Canadian research: Hashish use in sufferers with head and neck most cancers not related to creating a second major most cancers

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The study was conducted by researchers from McMaster University, the University of British Columbia, and the University of Toronto and considered the results of 513 patients, 59 of them in the cannabis group and 454 in the control group.

All patients were from the Hamilton Region Head and Neck Cancer Database and were treated at a single cancer center between 2011 and 2015.

There was no significant difference between patients in the cannabis and control groups, “except that cannabis users were more likely to develop primary oropharyngeal cancer,” the abstract says.

Two of the 59 patients who used cannabis, 3.4 percent, developed a second primary cancer compared to 23 of the 454 patients, 5.1 percent of the controls. Both the cannabis users and six of the controls who developed an SPC were active cigarette smokers, the study says. “Eleven of the 17 non-cigarette smokers who developed an SPC were ex-cigarette smokers.”

Two of the 59 patients who used cannabis, 3.4 percent, developed a second primary cancer. /. Photo by Getty Images

However, recognizing the limitations of the study, the authors write: “Our results are consistent with the theory that cannabis is not carcinogenic and therefore does not follow any pattern of field cancer. Instead, it is hypothesized that risk behavior associated with cannabis use may be linked to HNC through the effects of an HPV-positive disease (human papillomavirus) rather than a real carcinogen. “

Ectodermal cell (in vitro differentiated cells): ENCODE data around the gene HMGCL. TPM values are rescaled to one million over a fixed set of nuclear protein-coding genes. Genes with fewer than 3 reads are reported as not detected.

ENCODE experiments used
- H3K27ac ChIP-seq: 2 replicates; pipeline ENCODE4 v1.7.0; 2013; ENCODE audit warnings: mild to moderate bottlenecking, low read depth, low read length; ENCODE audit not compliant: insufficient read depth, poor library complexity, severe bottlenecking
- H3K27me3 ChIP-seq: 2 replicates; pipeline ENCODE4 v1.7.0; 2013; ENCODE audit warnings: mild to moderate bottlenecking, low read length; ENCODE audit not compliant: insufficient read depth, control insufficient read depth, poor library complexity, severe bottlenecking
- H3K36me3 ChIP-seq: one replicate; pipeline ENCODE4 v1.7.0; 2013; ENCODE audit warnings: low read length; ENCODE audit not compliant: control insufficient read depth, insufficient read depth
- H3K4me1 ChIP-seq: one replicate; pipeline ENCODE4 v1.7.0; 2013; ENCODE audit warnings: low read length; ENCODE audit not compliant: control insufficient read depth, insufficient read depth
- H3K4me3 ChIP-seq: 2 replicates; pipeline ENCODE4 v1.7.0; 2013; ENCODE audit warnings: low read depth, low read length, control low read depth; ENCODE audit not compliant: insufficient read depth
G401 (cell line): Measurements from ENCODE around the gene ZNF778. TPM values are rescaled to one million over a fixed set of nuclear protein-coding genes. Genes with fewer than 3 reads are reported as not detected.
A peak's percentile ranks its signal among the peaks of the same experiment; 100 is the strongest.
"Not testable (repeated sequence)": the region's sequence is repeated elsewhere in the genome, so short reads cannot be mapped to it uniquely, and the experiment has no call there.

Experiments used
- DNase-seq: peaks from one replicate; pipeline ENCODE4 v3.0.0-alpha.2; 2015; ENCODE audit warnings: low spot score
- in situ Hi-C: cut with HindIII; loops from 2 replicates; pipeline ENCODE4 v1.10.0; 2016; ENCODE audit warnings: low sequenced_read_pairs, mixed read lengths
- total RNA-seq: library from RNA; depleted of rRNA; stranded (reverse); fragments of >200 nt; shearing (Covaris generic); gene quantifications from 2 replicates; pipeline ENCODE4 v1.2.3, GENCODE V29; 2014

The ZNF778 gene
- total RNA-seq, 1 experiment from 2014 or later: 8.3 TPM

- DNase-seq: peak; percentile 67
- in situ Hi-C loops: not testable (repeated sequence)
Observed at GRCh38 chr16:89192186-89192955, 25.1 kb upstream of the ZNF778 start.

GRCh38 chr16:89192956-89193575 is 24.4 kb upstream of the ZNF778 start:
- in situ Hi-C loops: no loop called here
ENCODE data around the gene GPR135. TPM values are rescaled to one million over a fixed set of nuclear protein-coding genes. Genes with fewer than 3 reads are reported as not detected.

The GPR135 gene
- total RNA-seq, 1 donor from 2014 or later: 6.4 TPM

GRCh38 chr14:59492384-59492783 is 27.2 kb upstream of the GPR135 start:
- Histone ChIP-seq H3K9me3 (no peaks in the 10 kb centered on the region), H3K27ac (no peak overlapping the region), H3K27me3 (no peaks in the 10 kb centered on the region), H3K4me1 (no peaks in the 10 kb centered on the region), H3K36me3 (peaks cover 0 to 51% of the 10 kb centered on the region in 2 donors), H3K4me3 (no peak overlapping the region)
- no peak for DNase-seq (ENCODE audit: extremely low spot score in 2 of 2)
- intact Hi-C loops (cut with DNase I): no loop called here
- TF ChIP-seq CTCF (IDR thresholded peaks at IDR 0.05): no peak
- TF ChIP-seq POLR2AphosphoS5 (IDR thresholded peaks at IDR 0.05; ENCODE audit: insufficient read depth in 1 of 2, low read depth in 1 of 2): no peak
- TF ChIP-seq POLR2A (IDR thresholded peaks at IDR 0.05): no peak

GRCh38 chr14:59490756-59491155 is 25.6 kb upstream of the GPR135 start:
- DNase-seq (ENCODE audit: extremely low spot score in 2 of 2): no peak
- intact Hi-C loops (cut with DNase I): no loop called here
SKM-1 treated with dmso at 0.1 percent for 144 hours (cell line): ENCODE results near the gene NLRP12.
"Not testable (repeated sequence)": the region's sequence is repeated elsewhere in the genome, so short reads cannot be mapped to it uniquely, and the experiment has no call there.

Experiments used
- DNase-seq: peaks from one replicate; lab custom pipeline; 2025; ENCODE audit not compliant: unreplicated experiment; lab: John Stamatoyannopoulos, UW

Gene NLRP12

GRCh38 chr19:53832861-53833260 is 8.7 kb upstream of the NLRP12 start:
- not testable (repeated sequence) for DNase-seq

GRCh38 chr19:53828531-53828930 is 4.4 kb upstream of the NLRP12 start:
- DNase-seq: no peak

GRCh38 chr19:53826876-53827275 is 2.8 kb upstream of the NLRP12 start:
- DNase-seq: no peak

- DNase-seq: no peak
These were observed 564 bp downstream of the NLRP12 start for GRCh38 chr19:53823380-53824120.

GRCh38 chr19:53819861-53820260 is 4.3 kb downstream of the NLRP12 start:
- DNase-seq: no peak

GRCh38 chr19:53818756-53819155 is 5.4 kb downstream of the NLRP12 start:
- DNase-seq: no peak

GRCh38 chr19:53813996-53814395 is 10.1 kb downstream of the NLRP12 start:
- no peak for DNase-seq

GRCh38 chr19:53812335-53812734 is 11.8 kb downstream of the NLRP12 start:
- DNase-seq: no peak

The study results released by the University of California’s San Diego School of Medicine in early 2020 showed how researchers believe cannabis accelerates the growth of HPV-related HNC. “HPV-related head and neck cancer is one of the fastest growing cancers in the United States. At the same time, exposure to marijuana accelerates. This is a major public health problem, ”said professor and lead study author Dr. Joseph Califano III.

Another study, published this time in 2015, found “no association between lifelong marijuana use and head and neck cancer development”. When it was found that approximately 12.6 percent of the cases and 14.3 percent of the controls in the study were using cannabis, “the meta-analysis found no association between exposure and disease”.

In the Canadian study, cannabis use in HNC patients was found to be 11.4 percent. The researchers suggest that getting a better picture of cannabis smoking and the risk of SPC can help health care providers.

“While our study confirms the theory that recreational cannabis is a non-carcinogenic entity, further research would be beneficial to examine the risk of cannabis use in SPC so that healthcare providers can advise patients accurately on the risk of cannabis use after HNC treatment” the study adds.

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